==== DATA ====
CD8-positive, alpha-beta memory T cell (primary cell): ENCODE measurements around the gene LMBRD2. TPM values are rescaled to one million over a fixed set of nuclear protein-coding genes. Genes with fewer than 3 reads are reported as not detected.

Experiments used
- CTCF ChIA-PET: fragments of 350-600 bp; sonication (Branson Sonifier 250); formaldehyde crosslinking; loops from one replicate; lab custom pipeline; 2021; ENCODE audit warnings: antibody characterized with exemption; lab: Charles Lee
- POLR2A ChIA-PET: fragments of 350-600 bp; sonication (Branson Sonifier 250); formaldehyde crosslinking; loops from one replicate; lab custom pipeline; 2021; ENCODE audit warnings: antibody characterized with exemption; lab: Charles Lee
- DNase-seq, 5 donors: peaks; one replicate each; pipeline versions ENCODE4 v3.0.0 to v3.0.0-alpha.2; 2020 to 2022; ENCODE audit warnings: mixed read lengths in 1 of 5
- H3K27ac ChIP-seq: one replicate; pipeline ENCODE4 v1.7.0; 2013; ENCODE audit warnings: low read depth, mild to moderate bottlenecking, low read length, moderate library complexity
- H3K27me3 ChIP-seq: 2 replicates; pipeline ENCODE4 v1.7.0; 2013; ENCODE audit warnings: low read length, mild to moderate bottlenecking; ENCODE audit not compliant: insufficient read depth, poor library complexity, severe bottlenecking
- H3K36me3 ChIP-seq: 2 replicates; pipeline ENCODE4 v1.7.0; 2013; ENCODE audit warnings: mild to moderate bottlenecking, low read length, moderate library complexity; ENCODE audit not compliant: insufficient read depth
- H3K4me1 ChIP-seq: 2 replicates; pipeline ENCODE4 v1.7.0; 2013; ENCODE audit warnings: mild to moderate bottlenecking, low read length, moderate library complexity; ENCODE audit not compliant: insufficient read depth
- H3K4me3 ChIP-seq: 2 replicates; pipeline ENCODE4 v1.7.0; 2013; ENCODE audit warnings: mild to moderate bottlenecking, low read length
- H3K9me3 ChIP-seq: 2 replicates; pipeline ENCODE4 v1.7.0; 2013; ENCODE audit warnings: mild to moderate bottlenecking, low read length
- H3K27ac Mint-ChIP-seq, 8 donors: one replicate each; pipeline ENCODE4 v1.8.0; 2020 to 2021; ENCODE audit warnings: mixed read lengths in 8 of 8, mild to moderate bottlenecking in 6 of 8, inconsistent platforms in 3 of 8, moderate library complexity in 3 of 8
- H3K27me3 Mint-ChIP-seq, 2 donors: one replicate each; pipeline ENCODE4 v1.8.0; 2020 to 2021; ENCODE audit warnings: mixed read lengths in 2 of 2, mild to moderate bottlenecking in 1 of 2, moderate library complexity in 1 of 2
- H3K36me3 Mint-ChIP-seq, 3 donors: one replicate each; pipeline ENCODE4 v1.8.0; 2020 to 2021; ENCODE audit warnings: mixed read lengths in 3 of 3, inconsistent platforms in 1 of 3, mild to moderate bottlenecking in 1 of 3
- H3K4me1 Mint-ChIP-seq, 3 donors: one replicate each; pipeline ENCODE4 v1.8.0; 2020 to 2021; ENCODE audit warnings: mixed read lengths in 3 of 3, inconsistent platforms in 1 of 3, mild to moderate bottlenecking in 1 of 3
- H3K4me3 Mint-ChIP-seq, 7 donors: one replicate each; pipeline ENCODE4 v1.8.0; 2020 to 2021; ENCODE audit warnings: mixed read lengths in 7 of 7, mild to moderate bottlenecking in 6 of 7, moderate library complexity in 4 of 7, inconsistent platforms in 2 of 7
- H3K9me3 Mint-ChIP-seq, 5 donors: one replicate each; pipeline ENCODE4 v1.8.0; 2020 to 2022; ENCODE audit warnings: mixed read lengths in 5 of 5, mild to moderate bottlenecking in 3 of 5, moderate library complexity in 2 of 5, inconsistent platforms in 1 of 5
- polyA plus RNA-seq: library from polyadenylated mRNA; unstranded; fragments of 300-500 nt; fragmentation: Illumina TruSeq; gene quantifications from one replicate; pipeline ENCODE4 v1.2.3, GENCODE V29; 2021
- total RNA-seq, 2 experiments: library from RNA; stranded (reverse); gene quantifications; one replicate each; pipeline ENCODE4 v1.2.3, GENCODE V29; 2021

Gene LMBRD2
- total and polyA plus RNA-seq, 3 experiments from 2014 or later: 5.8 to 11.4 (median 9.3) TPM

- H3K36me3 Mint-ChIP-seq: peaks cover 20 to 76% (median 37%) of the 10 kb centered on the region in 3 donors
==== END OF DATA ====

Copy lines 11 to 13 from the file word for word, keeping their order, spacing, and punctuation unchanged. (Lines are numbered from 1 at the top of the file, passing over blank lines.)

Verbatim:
- H3K9me3 ChIP-seq: 2 replicates; pipeline ENCODE4 v1.7.0; 2013; ENCODE audit warnings: mild to moderate bottlenecking, low read length
- H3K27ac Mint-ChIP-seq, 8 donors: one replicate each; pipeline ENCODE4 v1.8.0; 2020 to 2021; ENCODE audit warnings: mixed read lengths in 8 of 8, mild to moderate bottlenecking in 6 of 8, inconsistent platforms in 3 of 8, moderate library complexity in 3 of 8
- H3K27me3 Mint-ChIP-seq, 2 donors: one replicate each; pipeline ENCODE4 v1.8.0; 2020 to 2021; ENCODE audit warnings: mixed read lengths in 2 of 2, mild to moderate bottlenecking in 1 of 2, moderate library complexity in 1 of 2